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And also despite my desire for a small taste of home, I wound up loading two trays with my order for my wife and I.  My wife was downtown already and couldn’t wait so she got started with a cup of chili and a salad.  When I got there, I ordered some additional food.  Like I said, I never did care for the burgers so I didn’t bother to order one.  Instead I opted for the Grilled Chicken Ceaser Salad, which was good.  We also got a cup of chili, a chili cheese baked potato, sour cream and chives baked potato, two small Frosties and a medium Coke.  It’s more filling than it sounds.  It was all great, especially the chili.  I was surprised at how well it was priced, considering how much meat was in it.  I think it was only 3.50.  Or maybe 2.50.

It’s well worth the effort of finding it and I’m sure we’ll be making another trip soon to enjoy the chili and Frosties again.

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Living in Singapore

Cleaning Up After Yourself At Fast Food Establishments

The past two years saw a similar campaign for food courts, but they were not well-received.”Encouragement has been done a lot, in schools, in army camps, in polytechnics, in universities, everywhere. But once they go to a food court, they have the habit of just (leaving the trays behind after eating), which I think is not very good,” said Sim.

Six fast-food companies – McDonald’s, KFC, Mos Burger, Subway, Superdog, and Long John Silvers – will have stickers on their tables for the rest of this year to remind customers to clear the trays and make everyone’s dining experience a pleasant one.

“I guess if it’s in the CBD area, there’s a larger concentration of local yuppies, the expatriates who are more aware of the needs of the diner after them. In the heartlands, people are closer to home, and they are used to domestic help, so probably they are still in that mind frame that people will clean up after them,” said Chan.

via channelnewsasia.com

This is something that surprised me when I moved to Singapore. In fast food restaurants, people simply got up and walked away, leaving their mess on the table. It seemed horribly rude.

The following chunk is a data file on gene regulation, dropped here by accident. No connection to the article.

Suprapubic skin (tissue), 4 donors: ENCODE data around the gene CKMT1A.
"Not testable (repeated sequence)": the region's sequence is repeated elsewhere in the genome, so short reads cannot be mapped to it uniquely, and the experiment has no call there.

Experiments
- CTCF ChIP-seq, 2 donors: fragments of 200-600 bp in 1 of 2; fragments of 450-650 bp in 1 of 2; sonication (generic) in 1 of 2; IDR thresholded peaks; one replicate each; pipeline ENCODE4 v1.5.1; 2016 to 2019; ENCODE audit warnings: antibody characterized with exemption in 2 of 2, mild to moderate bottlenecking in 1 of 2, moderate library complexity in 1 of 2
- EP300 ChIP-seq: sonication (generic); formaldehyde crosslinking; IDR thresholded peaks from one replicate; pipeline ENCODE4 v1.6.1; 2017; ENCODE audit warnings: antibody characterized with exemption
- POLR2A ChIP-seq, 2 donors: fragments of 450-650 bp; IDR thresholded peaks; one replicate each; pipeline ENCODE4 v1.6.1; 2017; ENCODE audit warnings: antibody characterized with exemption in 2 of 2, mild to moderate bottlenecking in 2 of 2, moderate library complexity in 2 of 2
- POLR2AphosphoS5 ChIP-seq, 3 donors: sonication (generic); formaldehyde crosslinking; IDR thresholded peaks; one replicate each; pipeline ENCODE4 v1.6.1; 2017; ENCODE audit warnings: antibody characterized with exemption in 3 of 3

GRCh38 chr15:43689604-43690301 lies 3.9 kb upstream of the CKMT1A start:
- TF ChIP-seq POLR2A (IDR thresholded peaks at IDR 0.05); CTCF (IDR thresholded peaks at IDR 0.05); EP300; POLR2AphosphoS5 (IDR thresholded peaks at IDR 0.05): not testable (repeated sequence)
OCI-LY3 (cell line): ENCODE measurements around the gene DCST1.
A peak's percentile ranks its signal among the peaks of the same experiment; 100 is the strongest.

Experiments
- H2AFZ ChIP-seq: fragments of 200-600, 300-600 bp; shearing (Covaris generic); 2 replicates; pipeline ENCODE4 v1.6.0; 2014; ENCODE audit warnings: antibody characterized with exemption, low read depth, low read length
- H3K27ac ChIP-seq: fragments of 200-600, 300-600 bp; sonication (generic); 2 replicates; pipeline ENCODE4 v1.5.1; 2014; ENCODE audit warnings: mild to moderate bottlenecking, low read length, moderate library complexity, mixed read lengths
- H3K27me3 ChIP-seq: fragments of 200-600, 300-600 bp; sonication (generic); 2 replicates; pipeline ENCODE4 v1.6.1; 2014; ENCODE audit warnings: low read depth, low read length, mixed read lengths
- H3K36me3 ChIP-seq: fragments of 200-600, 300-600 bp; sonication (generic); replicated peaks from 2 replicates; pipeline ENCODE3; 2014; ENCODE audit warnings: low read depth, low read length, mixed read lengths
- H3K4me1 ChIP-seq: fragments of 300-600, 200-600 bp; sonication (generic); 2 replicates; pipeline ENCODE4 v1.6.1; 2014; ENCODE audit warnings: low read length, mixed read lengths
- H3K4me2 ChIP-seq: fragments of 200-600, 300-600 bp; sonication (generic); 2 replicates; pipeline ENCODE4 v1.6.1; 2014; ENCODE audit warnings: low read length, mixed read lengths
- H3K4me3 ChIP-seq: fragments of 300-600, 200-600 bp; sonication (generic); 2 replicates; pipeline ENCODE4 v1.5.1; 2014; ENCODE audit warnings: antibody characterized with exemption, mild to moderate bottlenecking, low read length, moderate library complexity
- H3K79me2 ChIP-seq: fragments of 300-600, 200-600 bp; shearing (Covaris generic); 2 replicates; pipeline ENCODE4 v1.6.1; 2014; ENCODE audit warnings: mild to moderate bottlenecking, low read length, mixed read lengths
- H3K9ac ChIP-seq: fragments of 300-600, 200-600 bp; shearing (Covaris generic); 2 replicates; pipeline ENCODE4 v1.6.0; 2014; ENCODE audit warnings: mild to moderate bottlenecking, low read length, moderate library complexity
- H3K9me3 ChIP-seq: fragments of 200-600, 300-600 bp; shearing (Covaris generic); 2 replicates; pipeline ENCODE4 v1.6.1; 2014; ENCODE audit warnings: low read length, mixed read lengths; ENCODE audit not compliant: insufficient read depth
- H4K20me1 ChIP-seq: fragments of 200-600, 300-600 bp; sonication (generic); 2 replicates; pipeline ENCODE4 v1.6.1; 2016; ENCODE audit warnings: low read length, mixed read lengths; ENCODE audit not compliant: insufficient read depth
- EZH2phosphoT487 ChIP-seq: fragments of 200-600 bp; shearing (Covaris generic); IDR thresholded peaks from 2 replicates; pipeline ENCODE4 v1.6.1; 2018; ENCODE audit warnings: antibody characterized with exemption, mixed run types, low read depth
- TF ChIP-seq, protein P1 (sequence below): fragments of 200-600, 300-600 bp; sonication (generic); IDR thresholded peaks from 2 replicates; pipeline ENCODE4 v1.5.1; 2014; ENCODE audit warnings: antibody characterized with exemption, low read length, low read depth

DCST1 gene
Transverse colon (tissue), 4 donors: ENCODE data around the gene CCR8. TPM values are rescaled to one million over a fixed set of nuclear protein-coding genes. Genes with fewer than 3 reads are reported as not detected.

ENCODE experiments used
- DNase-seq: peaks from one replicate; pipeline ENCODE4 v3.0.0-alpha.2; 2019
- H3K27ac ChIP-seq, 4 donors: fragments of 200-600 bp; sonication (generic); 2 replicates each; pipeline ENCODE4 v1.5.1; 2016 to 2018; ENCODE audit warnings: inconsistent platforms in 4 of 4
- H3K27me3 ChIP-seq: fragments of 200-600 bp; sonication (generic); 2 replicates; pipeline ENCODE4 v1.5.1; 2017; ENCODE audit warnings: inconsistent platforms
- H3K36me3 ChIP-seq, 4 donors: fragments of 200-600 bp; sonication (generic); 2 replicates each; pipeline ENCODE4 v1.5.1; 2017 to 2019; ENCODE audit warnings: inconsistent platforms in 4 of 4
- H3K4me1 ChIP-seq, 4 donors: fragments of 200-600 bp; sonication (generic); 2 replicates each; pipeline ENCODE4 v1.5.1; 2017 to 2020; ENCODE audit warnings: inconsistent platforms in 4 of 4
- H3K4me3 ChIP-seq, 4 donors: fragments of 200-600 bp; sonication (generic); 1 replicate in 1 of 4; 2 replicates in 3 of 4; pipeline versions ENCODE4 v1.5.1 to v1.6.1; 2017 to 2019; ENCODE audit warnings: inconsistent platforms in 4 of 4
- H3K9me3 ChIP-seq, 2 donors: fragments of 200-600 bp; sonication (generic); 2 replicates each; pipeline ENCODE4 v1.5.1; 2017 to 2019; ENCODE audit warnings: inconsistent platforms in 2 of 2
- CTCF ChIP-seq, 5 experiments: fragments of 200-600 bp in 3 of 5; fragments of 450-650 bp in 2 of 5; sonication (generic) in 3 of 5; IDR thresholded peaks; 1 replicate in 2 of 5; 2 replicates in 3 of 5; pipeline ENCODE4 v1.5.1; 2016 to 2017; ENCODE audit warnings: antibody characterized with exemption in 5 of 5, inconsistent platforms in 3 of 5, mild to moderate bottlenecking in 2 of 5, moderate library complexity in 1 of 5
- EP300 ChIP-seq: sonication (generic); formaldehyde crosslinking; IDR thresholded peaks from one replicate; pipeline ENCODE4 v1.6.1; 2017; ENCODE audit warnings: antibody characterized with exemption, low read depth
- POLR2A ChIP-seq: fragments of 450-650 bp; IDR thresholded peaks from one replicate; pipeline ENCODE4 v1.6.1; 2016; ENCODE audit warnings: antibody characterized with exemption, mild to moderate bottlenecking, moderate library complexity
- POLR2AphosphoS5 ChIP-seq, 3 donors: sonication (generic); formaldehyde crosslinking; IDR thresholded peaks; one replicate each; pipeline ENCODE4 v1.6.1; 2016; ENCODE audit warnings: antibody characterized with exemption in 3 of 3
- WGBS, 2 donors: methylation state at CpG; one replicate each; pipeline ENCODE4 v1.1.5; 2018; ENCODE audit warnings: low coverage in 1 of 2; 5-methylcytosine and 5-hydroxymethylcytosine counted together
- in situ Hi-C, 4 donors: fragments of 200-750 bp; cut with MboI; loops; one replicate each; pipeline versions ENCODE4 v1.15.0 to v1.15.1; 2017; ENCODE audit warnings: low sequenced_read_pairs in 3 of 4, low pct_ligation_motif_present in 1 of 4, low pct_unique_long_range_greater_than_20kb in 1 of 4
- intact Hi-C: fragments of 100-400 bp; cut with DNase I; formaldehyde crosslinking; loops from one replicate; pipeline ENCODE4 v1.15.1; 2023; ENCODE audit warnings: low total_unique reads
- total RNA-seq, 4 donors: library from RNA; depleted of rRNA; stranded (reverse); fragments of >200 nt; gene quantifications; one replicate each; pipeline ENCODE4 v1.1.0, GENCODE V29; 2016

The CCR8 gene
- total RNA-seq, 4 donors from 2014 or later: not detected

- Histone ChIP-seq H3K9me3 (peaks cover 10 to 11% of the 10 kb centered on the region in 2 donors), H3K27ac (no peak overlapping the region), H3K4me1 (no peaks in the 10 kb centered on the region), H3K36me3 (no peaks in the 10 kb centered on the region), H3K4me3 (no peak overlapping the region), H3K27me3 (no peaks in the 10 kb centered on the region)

I spent some time thinking about it and I realized that there’s really nothing that rude about it. If you’re in a restaurant, you’re there to be served. Part of the reason you eat out is that you want to enjoy a good meal and not have to clean up after yourself. That’s part of what you’re paying for.

So, why is it that in the US we always clean up the trays after ourselves? There are no signs. It’s just what my parents did and what others around me did, so I did it too. There’s no bonus for cleaning up after yourself. No one will call the police if you don’t do it.

I try to clean up behind myself most of the time, except in hawkers. Occasionally a cleaner comes by in a fast food restaurant and clears the table before I’ve gotten up to do it myself. It’s kind of nice, but at the same time I feel guilty.

I just hope that this lazy attitude towards cleaning up after myself doesn’t stick with me after I leave Singapore, or I could find someone spitting in my hamburger at a fast food restaurant I go to frequently.

One last thing I wanted to point out is that if this does go through here in Singapore, it may reduce the cost of meals in the long-run, but I doubt it. The chains will probably keep the prices high to increase their bottom line. On top of that, it will cause people to lose their jobs in a time when people should be thinking about how to create them, for the sake of the economy and the livelihood of families.

Categories
Food Living in Singapore

Jollibee in Singapore

Well, sort of.  It’s actually Happy V, the knockoff of Jollibee.  It’s located on the 2nd floor of Lucky Plaza Mall on Orchard Road.  Here’s a photo:

My wife was really excited to see that they serve palabok, but I’m not very fond of Jollibee so I doubt I’ll enjoy the knock off much either.